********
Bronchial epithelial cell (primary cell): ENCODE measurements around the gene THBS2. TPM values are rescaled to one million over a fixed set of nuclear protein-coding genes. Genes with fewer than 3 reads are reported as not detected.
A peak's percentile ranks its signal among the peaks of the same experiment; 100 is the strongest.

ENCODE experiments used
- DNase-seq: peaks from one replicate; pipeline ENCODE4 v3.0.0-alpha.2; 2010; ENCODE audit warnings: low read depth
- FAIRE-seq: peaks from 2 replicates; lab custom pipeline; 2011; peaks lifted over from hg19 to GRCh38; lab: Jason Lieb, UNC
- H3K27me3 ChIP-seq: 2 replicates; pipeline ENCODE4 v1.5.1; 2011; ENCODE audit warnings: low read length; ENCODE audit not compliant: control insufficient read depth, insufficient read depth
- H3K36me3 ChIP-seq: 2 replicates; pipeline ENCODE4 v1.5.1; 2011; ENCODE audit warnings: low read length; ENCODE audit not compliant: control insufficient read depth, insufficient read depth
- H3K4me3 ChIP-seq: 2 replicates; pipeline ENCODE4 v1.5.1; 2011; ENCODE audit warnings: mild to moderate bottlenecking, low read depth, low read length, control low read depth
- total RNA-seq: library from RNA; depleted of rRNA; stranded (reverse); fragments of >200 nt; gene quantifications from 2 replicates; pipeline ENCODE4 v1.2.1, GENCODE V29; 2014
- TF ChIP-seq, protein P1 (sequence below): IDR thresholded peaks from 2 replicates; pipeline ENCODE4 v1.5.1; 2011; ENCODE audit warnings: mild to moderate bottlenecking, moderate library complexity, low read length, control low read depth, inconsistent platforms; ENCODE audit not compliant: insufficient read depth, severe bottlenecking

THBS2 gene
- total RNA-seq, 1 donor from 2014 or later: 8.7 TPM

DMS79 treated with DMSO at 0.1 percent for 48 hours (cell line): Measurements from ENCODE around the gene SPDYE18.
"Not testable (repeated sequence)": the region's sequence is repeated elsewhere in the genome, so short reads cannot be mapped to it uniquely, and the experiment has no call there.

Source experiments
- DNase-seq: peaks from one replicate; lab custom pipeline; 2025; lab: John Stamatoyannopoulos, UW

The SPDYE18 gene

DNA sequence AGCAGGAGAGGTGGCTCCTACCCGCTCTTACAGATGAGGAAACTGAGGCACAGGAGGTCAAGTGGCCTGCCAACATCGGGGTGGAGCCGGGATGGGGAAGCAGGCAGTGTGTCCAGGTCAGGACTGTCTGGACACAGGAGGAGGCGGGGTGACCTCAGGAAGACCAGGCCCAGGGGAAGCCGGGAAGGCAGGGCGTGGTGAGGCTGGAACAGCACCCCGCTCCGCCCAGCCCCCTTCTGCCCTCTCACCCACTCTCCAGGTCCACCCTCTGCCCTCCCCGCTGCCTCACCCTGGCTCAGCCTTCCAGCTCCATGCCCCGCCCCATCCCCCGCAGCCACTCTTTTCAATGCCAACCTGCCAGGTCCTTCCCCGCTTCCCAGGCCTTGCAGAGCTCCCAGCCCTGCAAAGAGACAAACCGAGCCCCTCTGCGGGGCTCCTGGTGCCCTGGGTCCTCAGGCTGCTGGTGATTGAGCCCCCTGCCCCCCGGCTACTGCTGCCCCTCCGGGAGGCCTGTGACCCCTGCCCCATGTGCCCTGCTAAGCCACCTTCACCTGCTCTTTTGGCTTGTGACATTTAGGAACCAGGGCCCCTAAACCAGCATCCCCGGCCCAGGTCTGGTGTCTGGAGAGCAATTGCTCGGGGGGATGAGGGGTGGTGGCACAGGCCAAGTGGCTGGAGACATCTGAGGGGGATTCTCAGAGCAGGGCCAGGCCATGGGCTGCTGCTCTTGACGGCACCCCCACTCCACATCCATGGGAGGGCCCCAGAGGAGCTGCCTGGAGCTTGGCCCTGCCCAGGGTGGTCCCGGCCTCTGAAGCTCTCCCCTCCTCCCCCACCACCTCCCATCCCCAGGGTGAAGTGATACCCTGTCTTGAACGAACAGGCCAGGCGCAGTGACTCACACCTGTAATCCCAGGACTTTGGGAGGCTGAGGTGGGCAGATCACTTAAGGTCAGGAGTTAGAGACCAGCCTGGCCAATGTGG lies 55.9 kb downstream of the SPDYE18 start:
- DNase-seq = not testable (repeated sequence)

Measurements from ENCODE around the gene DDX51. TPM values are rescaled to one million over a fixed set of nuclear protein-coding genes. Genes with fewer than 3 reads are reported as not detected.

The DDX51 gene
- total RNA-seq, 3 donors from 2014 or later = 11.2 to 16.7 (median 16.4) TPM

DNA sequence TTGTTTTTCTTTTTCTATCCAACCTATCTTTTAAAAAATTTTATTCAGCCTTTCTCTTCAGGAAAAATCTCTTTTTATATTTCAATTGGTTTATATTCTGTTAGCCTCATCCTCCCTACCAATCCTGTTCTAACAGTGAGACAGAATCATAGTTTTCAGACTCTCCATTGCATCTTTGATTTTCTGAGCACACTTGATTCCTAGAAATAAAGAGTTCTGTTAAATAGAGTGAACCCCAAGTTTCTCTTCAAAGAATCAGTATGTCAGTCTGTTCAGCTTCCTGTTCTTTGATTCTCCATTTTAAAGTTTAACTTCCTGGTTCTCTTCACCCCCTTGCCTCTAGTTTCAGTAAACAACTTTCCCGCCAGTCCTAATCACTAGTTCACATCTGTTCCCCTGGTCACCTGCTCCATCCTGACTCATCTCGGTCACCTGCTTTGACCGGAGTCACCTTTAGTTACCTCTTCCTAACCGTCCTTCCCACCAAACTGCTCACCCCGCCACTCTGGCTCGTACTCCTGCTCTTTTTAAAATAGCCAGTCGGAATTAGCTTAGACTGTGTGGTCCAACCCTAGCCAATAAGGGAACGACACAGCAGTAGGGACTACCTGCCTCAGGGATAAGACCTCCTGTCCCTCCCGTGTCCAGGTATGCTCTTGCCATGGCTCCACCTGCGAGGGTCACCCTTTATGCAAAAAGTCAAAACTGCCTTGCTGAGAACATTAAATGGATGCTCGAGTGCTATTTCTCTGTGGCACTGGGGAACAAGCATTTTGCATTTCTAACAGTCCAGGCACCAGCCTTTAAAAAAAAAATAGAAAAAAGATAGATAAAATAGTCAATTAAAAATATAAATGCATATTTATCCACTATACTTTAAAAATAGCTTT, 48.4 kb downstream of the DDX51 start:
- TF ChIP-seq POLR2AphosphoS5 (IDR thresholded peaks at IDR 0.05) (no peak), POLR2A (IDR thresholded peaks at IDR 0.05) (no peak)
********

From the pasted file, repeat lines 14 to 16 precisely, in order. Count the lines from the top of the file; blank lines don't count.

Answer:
"Not testable (repeated sequence)": the region's sequence is repeated elsewhere in the genome, so short reads cannot be mapped to it uniquely, and the experiment has no call there.

Source experiments
- DNase-seq: peaks from one replicate; lab custom pipeline; 2025; lab: John Stamatoyannopoulos, UW